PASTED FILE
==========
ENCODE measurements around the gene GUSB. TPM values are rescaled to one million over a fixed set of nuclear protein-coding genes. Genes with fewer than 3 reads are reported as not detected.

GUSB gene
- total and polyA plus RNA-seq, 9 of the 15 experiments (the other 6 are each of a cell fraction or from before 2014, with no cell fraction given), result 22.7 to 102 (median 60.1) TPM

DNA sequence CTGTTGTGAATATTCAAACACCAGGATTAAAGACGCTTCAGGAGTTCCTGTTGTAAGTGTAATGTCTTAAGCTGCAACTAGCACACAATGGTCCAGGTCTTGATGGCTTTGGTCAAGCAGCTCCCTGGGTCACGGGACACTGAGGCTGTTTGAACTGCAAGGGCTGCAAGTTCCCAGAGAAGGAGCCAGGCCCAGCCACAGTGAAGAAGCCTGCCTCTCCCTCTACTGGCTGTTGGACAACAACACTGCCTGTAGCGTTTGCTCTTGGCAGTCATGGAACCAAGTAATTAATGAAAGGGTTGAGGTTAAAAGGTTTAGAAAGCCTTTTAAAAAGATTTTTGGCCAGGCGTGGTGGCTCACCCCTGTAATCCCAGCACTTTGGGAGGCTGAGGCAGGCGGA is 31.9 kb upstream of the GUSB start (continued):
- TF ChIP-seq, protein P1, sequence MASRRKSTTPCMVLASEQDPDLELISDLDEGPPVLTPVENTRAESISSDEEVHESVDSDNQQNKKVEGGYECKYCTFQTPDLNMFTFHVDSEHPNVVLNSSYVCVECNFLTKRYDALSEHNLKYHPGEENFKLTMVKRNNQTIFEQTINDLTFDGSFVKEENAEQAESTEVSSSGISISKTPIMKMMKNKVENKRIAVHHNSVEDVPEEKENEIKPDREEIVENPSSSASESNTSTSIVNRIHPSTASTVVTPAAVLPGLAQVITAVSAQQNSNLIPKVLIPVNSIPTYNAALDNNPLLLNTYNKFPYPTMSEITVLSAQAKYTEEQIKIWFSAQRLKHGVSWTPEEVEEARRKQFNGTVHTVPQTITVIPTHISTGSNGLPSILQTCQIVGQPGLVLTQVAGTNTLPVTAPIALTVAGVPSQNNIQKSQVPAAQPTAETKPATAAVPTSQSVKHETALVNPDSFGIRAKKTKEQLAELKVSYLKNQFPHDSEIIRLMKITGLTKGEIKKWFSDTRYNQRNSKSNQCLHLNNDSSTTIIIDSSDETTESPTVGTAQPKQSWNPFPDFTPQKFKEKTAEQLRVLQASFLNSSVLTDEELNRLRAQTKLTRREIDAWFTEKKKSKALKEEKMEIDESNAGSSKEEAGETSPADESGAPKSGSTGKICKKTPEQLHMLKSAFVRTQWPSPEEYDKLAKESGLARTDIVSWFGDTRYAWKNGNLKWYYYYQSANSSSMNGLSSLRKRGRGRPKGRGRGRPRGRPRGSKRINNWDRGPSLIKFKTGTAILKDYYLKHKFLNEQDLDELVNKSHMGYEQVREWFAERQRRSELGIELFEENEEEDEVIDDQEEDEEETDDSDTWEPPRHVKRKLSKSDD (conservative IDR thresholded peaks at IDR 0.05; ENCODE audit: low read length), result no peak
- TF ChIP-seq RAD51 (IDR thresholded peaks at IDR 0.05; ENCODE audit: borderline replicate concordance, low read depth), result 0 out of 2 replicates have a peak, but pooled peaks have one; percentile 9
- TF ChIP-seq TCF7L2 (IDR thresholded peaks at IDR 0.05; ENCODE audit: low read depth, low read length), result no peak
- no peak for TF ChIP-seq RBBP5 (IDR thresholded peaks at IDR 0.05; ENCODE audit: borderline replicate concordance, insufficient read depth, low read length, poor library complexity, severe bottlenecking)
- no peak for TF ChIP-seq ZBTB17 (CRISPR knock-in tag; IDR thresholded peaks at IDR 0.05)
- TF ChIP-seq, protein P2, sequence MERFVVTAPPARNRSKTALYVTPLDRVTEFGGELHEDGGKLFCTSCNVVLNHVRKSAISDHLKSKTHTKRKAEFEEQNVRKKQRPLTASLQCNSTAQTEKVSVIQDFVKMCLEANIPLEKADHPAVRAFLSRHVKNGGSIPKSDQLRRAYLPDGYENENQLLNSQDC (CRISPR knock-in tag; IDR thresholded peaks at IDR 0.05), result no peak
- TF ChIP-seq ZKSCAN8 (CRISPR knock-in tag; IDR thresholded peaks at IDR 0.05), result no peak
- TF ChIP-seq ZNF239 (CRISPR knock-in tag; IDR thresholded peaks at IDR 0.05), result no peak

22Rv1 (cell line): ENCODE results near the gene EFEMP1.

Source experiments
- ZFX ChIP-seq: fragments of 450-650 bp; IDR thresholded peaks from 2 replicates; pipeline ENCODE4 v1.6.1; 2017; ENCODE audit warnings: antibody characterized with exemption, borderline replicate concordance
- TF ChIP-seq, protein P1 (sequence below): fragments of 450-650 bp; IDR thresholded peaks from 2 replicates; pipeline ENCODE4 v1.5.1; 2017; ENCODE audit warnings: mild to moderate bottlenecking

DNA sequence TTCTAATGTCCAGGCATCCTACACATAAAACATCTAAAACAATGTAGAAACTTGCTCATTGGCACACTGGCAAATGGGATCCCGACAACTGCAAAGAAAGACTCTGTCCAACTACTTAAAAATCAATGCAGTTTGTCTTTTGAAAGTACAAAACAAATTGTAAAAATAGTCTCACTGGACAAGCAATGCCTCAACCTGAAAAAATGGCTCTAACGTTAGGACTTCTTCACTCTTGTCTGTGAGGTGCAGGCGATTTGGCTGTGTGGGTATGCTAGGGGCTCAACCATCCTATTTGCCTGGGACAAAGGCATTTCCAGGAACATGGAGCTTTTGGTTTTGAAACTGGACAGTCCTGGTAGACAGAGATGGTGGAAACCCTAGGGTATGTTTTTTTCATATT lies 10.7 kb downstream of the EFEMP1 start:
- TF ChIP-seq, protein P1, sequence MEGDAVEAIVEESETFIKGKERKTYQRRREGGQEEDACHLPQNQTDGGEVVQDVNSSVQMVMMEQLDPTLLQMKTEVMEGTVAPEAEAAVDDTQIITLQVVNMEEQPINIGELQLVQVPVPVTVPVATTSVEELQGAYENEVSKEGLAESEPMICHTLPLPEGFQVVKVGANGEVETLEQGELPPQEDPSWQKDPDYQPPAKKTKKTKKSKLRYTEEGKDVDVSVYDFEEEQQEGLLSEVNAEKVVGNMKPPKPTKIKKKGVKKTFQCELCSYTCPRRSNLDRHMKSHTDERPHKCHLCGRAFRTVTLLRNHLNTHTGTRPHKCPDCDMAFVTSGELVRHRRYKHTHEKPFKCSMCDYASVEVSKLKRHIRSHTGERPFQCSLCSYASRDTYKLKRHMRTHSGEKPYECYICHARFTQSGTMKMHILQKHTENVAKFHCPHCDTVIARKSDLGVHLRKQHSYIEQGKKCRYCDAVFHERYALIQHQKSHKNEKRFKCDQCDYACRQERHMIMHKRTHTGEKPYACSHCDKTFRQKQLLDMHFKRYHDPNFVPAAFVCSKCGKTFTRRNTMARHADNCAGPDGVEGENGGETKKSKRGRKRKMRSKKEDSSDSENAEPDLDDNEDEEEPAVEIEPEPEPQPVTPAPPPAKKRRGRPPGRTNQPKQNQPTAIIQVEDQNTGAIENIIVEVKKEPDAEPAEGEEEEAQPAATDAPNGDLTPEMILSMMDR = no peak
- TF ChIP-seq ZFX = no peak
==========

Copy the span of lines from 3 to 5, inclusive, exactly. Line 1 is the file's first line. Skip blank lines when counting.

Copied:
- total and polyA plus RNA-seq, 9 of the 15 experiments (the other 6 are each of a cell fraction or from before 2014, with no cell fraction given), result 22.7 to 102 (median 60.1) TPM

DNA sequence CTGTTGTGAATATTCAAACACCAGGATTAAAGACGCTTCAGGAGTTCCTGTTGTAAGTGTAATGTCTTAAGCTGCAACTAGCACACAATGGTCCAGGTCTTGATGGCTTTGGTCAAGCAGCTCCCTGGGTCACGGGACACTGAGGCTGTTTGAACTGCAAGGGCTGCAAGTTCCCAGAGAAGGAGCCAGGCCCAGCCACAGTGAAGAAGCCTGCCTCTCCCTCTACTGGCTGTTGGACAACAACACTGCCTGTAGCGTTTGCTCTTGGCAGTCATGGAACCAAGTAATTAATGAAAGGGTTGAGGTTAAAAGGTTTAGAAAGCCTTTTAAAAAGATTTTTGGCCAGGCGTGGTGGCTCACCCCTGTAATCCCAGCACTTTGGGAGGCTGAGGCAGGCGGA is 31.9 kb upstream of the GUSB start (continued):
- TF ChIP-seq, protein P1, sequence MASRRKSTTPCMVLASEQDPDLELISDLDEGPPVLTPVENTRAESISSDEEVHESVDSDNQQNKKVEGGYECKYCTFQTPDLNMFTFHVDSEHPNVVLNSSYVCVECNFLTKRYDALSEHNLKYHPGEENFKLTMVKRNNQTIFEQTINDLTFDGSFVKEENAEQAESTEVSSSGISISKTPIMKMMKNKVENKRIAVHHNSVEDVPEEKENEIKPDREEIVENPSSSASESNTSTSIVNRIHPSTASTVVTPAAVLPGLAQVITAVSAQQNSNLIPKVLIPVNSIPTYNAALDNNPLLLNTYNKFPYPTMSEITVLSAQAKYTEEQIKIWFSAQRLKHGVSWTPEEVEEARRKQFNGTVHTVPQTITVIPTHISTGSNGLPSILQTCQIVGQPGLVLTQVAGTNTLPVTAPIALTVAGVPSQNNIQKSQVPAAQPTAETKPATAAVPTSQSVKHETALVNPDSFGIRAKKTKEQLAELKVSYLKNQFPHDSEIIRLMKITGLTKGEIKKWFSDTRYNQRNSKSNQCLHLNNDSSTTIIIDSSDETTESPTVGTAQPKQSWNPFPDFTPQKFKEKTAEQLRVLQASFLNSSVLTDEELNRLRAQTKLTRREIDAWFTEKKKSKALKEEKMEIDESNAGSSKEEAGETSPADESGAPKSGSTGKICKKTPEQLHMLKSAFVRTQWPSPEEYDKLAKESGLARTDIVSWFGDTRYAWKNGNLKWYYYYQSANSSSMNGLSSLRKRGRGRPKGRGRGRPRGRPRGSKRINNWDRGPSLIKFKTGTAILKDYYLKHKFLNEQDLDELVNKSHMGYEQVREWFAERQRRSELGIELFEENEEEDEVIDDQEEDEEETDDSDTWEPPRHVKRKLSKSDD (conservative IDR thresholded peaks at IDR 0.05; ENCODE audit: low read length), result no peak